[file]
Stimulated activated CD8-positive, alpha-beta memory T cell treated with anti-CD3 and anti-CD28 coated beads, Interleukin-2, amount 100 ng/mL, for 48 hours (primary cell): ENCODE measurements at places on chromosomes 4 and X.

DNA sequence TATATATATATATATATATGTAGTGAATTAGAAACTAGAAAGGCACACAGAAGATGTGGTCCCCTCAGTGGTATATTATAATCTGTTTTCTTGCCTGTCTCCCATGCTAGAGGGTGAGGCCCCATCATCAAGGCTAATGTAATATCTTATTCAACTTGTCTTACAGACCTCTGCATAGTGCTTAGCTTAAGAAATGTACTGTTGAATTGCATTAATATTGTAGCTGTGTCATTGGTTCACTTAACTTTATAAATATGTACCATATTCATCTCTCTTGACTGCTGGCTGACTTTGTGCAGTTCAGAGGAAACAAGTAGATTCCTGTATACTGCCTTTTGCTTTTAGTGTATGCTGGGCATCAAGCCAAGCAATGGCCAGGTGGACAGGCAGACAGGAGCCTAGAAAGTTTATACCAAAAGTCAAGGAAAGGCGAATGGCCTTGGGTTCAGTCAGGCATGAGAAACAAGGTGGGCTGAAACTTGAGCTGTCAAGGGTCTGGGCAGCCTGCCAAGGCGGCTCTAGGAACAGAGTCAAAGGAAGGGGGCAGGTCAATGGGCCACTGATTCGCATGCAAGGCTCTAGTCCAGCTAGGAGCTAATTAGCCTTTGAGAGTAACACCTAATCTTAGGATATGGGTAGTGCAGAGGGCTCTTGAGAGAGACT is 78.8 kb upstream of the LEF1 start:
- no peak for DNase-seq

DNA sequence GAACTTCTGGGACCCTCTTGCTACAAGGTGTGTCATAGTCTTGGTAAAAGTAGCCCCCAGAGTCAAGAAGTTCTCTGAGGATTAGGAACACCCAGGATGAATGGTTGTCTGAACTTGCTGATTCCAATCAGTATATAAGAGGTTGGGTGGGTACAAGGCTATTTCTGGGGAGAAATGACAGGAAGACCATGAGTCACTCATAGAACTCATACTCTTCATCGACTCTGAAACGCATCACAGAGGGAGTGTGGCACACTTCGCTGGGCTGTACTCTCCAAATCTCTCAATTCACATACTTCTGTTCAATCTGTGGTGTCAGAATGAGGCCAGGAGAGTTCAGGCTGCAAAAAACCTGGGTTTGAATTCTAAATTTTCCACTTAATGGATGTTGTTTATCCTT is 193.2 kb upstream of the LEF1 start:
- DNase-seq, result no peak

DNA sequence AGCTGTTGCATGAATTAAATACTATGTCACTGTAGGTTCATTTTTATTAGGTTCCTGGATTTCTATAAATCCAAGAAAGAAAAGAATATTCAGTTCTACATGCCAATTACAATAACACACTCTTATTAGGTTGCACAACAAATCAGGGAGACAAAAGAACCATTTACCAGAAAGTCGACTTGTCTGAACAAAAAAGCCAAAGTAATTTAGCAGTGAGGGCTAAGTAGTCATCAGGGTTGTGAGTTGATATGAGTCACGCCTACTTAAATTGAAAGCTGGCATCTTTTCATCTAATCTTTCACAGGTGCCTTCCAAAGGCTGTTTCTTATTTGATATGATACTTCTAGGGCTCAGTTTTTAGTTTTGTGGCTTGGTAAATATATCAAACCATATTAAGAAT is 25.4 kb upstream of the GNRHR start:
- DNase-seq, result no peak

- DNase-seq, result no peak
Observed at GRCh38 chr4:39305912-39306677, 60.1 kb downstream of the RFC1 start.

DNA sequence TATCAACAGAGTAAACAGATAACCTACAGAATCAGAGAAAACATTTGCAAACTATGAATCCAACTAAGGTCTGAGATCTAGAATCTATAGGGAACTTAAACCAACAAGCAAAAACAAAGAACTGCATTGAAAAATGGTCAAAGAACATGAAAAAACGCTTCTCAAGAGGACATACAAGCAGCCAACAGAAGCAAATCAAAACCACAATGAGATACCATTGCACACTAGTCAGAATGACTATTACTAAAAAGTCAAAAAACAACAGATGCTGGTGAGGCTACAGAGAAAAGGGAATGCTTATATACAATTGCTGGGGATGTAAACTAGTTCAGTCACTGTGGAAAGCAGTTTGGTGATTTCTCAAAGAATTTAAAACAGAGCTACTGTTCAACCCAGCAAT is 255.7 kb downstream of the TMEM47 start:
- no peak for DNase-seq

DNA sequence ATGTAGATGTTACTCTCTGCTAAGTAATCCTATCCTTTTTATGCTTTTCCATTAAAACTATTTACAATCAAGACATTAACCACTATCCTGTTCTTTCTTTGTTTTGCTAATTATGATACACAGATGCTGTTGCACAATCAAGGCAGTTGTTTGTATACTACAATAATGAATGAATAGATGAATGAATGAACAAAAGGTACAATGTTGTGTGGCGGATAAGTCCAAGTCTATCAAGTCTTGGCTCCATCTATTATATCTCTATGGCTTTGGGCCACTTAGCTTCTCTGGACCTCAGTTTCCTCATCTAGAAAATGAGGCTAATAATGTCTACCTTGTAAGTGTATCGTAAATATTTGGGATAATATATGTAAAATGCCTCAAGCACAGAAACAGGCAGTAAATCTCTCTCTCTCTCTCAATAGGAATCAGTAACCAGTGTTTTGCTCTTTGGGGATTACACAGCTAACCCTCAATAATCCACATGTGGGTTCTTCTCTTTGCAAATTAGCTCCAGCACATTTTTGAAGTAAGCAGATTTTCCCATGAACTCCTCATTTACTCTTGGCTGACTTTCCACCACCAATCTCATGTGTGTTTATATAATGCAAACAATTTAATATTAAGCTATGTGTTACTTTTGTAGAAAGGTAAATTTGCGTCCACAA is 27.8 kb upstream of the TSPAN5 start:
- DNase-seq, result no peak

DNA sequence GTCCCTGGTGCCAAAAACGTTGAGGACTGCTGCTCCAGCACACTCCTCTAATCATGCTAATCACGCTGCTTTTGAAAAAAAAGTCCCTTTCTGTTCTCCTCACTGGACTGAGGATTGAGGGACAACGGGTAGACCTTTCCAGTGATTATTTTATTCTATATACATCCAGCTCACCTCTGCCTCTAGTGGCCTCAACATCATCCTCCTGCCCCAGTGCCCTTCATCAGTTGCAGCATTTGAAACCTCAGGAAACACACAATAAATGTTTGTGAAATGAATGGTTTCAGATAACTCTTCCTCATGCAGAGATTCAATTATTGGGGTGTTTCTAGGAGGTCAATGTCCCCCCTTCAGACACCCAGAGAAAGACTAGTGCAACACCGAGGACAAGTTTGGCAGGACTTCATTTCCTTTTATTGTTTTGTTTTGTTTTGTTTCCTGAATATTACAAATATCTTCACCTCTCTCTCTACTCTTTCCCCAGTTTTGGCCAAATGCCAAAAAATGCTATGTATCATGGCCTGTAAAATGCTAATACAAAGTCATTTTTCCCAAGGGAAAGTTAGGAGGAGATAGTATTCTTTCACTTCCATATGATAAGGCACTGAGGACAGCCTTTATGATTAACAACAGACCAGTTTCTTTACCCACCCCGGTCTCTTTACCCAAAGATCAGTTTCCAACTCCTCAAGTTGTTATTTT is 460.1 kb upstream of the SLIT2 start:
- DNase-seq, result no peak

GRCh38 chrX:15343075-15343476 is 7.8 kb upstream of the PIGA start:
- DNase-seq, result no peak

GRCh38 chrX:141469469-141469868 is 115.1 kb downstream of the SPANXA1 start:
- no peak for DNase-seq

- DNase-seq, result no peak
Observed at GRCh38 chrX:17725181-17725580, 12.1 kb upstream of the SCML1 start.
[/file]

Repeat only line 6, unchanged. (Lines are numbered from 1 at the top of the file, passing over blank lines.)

DNA sequence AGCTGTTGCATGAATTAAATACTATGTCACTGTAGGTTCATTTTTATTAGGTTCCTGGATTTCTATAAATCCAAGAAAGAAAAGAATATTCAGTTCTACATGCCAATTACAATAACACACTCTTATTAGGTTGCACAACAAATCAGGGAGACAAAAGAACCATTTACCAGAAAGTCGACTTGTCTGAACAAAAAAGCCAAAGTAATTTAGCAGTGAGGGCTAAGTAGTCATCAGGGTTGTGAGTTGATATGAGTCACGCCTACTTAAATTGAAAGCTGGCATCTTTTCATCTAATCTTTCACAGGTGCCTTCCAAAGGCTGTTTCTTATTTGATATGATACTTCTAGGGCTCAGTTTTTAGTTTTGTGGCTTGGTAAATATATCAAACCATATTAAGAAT is 25.4 kb upstream of the GNRHR start: